Ending her historic, hard fought bid to become the Democratic party's first woman presidential nominee, Sen. Hillary Clinton, D-N.Y., will announce Saturday, surrounded by supporters, that she is conceding to Sen. Barack Obama, D-Ill.
Her email to supporters, sent out overnight, said it all: "I have said throughout the campaign that I would strongly support Senator Obama if he were the Democratic Party's nominee, and I intend to deliver on that promise."
Late Wednesday night the Clinton campaign confirmed Clinton will be hosting an event in Washington, D.C., Saturday, "to thank her supporters and express her support for Senator Obama and party unity."
Thousands have been invited by the Clinton campaign to a yet-to-be-determined site -- everyone from people who gave her campaign $5 to multimillionaires.
Clinton supporters have begun an arm-twisting campaign to get Obama to pick Clinton as his vice-presidential candidate.
Robert L. Johnson, the founder of Black Entertainment Television and a prominent Clinton confidant, said in an interview that she was 'absolutely ready' to talk to Obama about the No. 2 slot and would take it if offered.
Obama announced Wednesday he had tapped three people, including President John F. Kennedy's daughter, Caroline Kennedy, to lead his search for a vice presidential nominee.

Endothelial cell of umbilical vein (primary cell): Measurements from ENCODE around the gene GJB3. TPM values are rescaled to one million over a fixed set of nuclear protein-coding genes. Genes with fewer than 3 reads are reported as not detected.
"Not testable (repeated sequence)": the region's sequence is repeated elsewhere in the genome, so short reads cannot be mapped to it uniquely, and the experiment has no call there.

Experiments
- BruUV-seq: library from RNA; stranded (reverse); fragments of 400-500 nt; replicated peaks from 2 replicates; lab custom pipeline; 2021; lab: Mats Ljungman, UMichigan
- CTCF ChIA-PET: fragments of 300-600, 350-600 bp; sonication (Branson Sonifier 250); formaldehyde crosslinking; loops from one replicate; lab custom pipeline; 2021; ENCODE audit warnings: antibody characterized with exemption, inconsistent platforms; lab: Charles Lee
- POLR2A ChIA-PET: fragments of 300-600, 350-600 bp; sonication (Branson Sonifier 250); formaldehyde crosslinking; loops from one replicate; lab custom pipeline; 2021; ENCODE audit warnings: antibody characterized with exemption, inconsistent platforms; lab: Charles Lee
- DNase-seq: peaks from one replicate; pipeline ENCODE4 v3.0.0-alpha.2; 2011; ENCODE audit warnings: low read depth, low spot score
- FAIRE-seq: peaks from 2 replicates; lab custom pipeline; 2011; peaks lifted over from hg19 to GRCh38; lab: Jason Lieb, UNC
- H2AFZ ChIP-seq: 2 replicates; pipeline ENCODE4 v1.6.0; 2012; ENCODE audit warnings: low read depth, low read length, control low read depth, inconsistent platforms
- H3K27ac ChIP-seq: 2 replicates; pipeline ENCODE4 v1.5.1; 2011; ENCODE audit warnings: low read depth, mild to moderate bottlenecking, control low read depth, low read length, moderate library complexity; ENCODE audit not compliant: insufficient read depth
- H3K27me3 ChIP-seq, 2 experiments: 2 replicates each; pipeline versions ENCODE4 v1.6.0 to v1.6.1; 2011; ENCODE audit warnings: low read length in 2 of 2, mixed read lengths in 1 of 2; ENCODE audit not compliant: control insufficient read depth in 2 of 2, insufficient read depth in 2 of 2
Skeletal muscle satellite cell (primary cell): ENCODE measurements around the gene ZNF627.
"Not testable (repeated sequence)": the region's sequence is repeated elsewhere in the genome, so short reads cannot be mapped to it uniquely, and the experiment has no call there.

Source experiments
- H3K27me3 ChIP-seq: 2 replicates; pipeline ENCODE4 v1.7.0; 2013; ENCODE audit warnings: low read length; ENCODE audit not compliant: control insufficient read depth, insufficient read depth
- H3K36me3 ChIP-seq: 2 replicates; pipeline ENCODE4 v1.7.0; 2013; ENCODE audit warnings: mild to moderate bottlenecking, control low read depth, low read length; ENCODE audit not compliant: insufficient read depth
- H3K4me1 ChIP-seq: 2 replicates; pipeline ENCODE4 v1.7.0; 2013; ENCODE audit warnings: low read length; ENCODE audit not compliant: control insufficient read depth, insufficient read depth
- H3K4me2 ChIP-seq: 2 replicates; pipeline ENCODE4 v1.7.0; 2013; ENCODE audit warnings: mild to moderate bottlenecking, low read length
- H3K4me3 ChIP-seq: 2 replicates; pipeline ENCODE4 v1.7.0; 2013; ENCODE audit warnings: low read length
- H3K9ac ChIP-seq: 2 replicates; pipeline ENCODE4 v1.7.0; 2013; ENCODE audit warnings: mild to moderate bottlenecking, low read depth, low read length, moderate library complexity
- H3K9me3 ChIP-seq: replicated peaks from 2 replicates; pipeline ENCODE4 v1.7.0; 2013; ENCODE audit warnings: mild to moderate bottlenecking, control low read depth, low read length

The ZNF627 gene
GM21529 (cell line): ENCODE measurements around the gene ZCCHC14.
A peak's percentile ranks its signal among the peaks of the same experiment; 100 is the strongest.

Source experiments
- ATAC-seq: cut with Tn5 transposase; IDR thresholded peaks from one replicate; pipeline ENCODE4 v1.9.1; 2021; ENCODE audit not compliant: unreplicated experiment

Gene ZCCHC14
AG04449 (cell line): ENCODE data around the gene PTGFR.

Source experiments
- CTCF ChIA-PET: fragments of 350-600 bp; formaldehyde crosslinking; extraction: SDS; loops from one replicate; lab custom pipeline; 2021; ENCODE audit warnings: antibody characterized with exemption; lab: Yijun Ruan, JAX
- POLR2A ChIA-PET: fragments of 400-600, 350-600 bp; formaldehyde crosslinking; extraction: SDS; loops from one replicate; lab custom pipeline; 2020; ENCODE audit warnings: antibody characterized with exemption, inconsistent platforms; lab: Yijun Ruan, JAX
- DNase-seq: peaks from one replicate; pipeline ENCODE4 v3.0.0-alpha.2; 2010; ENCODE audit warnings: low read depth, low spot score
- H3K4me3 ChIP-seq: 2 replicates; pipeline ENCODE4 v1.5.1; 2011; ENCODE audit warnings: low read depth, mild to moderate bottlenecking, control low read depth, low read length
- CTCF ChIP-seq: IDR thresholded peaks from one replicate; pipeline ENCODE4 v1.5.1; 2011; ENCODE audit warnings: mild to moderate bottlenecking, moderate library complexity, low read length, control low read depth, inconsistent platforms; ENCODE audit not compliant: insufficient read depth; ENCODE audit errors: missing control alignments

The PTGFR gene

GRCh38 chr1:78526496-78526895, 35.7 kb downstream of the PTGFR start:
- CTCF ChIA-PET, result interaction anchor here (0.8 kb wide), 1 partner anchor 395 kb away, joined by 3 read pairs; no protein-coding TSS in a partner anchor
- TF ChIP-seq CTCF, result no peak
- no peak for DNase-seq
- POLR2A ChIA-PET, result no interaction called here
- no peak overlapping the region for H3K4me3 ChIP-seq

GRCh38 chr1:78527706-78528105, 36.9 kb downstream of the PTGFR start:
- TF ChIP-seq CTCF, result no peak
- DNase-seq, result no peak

The question is whether Obama will ask Clinton to join his ticket.
"I think it's very important for me to meet with her and talk to her about how we move this party forward," Obama told ABC's Charlie Gibson Wednesday. "My main goal is to make sure that the party is unified."
However former President Jimmy Carter has said he thinks an Obama-Clinton ticket is a bad idea.
In an interview with the British newspaper the Guardian, former President Jimmy Carter said "I think it would be the worst mistake that could be made. That would just accumulate the negative aspects of both candidates."
"If you take that 50% who just don't want to vote for Clinton," Carter said, "and add it to whatever element there might be who don't think Obama is white enough or old enough or experienced enough or because he's got a middle name that sounds Arab, you could have the worst of both worlds."
Obama has wasted little time in putting his mark on the Democratic Party. -- the Democratic National Committee will no longer accept contributions from federal lobbyists and PACs, in keeping with Obama's well-publicized policy.
Instead of ending her campaign and offering her support to Obama when he won the party's nomination Tuesday night, Clinton said she would take a few days to think about her next move.
She spent much of the day Wednesday on the telephone speaking with members of Congress and superdelegates on Capitol Hill.
But some of her most loyal backers had begun to publicly urge her to exit the race and unify the Democratic Party behind Obama.
"Unless she has some good reasons -- which I can't think of -- I really think we ought to get on with endorsements [of Obama] and dealing with what we have to deal with ... so we can move forward," Rep. Charlie Rangel, D-N.Y., told ABC News' Kate Snow.
But Rangel said he's not sure the vice presidency is what Clinton is after.
"The fact that she said that she would be willing to serve as vice president doesn't necessarily mean that she's seeking the vice president's job," Rangel said.